Imagine a typical heavy night out, followed by the head-ringing, retching regret of the next day. What if there was the option of pleasure without the pain? This is the promise that controversial neuropharmacologist Professor David Nutt hopes to fulfil, with recent news that he has developed possible ‘alcohol substitutes’ with none of the after-effects or toxicity of alcohol itself. Naturally, this could be a boon to students. No more staggering into a tutorial hungover (or still plain drunk), as well as the reassuring sense that you are no longer hammering your body when you drink.

Prof. Nutt points out that in our health-conscious age it is surprising we prefer to largely brush off alcohol’s harmful effects. Drinking heavily causes 2.5 million deaths worldwide each year, largely through systemic organ damage, but also by increasing incidences of violent or risky behaviour. Never mind the risk, alcohol shows no signs of losing popularity, as a glance at any British city centre past 9pm ably demonstrates.

An effective substitute would mimic effects of the widespread inhibitory ‘GABA’ neurotransmitter system in the brain, thereby dampening activity and causing relaxation. Alcohol also yields increased serotonin and dopamine levels, which give a short-term pleasurable buzz but possibly result in long-term addiction. There are multiple subsystems in the brain, so an alternative could manipulate these to give equivalent pleasurable effects without causing aggression, memory loss or addiction.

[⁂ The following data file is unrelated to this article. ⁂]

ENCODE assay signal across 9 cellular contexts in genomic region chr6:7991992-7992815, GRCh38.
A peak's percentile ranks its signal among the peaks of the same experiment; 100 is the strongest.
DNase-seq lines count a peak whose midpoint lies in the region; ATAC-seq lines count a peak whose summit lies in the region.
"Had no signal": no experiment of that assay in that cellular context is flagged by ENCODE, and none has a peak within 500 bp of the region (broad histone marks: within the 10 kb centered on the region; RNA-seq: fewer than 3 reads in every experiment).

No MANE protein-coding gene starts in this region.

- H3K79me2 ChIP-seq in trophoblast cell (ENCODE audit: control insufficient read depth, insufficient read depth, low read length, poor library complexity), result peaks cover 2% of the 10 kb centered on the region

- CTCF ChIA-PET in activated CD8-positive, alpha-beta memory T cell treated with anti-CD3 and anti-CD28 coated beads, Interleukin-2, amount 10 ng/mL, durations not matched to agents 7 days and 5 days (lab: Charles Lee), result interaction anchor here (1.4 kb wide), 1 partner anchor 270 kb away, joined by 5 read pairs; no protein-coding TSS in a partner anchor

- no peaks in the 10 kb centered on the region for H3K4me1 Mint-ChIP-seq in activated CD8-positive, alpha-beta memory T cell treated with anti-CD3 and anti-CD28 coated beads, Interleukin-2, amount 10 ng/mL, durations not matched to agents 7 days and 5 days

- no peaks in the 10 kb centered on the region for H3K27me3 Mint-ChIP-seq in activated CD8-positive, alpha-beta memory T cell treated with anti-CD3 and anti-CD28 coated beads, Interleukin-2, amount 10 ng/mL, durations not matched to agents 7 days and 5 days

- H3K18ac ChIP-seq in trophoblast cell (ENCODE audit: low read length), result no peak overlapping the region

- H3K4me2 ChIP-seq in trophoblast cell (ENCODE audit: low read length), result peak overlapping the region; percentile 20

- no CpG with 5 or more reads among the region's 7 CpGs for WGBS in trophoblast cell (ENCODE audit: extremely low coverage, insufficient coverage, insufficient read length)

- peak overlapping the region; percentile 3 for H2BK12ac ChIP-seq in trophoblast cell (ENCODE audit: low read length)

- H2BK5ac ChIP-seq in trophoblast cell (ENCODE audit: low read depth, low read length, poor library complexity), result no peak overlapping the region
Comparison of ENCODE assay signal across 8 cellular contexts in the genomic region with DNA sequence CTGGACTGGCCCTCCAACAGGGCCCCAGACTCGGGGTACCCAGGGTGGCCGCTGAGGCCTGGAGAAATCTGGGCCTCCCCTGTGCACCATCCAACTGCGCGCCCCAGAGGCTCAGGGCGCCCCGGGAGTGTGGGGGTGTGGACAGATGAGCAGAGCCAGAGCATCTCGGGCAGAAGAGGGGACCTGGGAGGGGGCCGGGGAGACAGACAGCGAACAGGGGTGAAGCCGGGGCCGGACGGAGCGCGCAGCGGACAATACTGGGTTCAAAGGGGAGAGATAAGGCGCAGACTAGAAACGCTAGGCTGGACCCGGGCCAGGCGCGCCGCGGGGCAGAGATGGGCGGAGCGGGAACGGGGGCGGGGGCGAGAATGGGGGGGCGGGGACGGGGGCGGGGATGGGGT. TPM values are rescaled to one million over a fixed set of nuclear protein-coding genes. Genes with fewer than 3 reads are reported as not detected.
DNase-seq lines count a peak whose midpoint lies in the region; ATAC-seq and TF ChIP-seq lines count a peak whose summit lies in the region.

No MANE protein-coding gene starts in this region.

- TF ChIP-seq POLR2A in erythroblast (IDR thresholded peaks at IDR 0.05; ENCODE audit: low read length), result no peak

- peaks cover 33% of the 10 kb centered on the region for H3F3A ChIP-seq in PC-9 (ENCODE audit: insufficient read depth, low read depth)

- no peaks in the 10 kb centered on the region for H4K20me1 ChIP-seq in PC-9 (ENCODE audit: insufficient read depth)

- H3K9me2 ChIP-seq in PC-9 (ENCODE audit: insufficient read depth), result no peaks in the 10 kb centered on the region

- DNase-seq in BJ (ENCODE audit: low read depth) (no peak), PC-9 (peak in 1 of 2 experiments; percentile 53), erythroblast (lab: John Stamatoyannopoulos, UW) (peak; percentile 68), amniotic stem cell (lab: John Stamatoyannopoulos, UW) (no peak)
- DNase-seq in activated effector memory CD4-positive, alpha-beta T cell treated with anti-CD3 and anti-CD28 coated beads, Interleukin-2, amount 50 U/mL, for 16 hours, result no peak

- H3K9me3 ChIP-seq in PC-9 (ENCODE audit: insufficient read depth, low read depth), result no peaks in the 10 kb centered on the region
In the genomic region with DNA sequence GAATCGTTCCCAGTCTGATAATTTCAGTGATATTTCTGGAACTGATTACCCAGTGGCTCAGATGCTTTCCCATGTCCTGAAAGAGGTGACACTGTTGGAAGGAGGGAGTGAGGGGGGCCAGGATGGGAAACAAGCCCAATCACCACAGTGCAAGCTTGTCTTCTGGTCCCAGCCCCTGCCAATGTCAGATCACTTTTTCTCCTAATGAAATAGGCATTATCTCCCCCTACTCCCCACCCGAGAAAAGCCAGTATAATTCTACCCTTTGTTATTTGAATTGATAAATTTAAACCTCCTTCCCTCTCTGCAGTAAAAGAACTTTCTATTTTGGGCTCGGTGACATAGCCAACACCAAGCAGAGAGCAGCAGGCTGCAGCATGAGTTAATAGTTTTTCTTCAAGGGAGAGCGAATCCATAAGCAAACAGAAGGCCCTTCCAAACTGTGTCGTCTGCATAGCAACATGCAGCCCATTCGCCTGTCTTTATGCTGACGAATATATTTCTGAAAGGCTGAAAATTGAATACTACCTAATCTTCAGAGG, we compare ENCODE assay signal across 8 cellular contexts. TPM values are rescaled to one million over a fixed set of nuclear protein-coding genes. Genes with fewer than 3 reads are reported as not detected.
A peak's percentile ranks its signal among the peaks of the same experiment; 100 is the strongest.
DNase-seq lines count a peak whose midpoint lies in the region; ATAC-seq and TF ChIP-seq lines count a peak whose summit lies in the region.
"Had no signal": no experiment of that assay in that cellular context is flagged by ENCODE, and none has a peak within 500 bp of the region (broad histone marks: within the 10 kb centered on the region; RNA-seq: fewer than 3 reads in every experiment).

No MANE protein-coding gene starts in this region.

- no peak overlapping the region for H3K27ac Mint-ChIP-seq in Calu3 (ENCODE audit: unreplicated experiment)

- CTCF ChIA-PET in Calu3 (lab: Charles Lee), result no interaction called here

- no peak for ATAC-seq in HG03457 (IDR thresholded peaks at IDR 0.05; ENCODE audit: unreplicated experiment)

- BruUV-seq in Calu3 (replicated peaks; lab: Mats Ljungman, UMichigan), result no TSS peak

So, we have a seemingly elegant solution to the problem that alcohol causes both for individuals and societies. What’s the view of Nutt himself? “I have identified five compounds… [I] need to test them to see if people find the effects as pleasurable as alcohol. The challenge is to prepare the new drink in a fashion that makes it as tasty and appealing…in the form of a cocktail, so I foresee plenty of different flavours.” There will surely be no shortage of willing volunteers for experimentation – but concerns have been raised, not least that the professor could be tactically chasing headlines to gain funding.

A key point is that providing a ‘harmless’ alternative to alcohol, quickly reversed by an antidote, is a simplistic solution to our bingeing problem. “We should focus on what is going wrong in our drinking culture rather than swapping potentially one addictive substance for another.” So suggests Emily Robinson of the charity Alcohol Concern.

The next few years could prove fruitful for Prof. Nutt’s research (and our livers), but it’s safe to say that the alcohol industry’s input will be another matter altogether…

Does this appeal, or is fake booze a cop-out? Visit www.bangscience.org for related features.